They still have massive reserves but Google's android phone may be better.

The Apple share price is going though a long term manipulation. The company fundamentals is irrelevant. Essentially, the price will be sent to the bottom where most people will be forced out or suffer unbelievable losses.

If you have it, you had better find a way out. If you don't have it, there''s nothing for you to play. The worst you can do now is to try picking the bottom. This thing won't have reached the bottom until the large players starts to come in. The signature of their move will come in the form of consistent higher volume over a period of 3 to 6 months while the price goes side ways.

I'd say short on strong rallies.
 
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Pat494

Legendary member
14,621 1,579
They aren't all pulling out of Apple it seems.

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Einhorn raised Apple stake by nearly 50%

By Tim Bradshaw in San Francisco






David Einhorn’s Greenlight Capital raised its holding in Apple by nearly 50 per cent in the last three months of last year, according to filings released on Thursday.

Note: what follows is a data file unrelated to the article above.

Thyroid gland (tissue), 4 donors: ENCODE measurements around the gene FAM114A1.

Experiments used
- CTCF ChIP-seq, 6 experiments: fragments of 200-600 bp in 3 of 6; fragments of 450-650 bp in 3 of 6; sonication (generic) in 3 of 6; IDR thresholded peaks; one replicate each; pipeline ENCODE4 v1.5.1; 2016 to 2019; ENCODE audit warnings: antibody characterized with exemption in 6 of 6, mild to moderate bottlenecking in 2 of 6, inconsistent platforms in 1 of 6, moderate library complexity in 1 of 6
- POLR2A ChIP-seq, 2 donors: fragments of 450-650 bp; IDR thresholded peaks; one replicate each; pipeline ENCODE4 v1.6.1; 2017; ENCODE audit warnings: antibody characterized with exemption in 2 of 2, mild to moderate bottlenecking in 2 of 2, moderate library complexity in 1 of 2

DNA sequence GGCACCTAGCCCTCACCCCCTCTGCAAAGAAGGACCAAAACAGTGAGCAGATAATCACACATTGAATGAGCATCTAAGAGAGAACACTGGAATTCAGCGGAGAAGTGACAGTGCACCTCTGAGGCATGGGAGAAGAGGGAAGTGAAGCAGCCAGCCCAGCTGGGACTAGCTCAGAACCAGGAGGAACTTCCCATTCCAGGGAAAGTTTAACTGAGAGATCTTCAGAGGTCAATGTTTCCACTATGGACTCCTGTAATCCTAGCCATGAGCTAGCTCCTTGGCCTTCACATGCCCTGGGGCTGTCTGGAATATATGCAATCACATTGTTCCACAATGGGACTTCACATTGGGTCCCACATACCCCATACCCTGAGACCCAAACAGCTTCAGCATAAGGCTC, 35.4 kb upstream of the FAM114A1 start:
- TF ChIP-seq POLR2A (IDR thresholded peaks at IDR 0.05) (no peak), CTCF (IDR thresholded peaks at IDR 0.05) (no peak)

Greenlight was one of the few hedge funds to increase its stake in during the fourth quarter. Dan Loeb’s Third Point and others sold down their stakes.

According to the filings, Greenlight – which last week sued Apple as part of a campaign to increase returns to investors – raised its holdings in the company by 46 per cent to 1.6m shares, including shares covered by call options. The filings do not reflect any trades that have been made since the beginning of this year.

Mr Einhorn, Greenlight’s chief, raised his stake several months after approaching Apple’s management last May to put forward his idea to issue perpetual preferred stock.

He has suggested that this new class of stock could pay a 4 per cent yield, unlocking around $30bn in value for shareholders from Apple’s $137bn cash hoard.

Greenlight’s share purchase came during a sharp decline in Apple’s stock price, while other hedge funds changed their positions on the stock.

Third Point, whose chief Mr Loeb played an active role in changes to Yahoo’s management last year, sold his entire 710,000-share position in Apple during the fourth quarter.

Smaller stock sales were also made by Leon Cooperman’s Omega Advisors, Thomas Steyer’s Farallon Capital and Barry Rosenstein’s Jana Partners during the period, according to recent filings.

Hedge funds were instrumental in driving Apple’s stock up by more than 70 per cent from the beginning of 2012 to a peak of $702.10 in mid-September. It has since lost as much as 35 per cent of its value, amid concerns about competition and its slowing growth rate.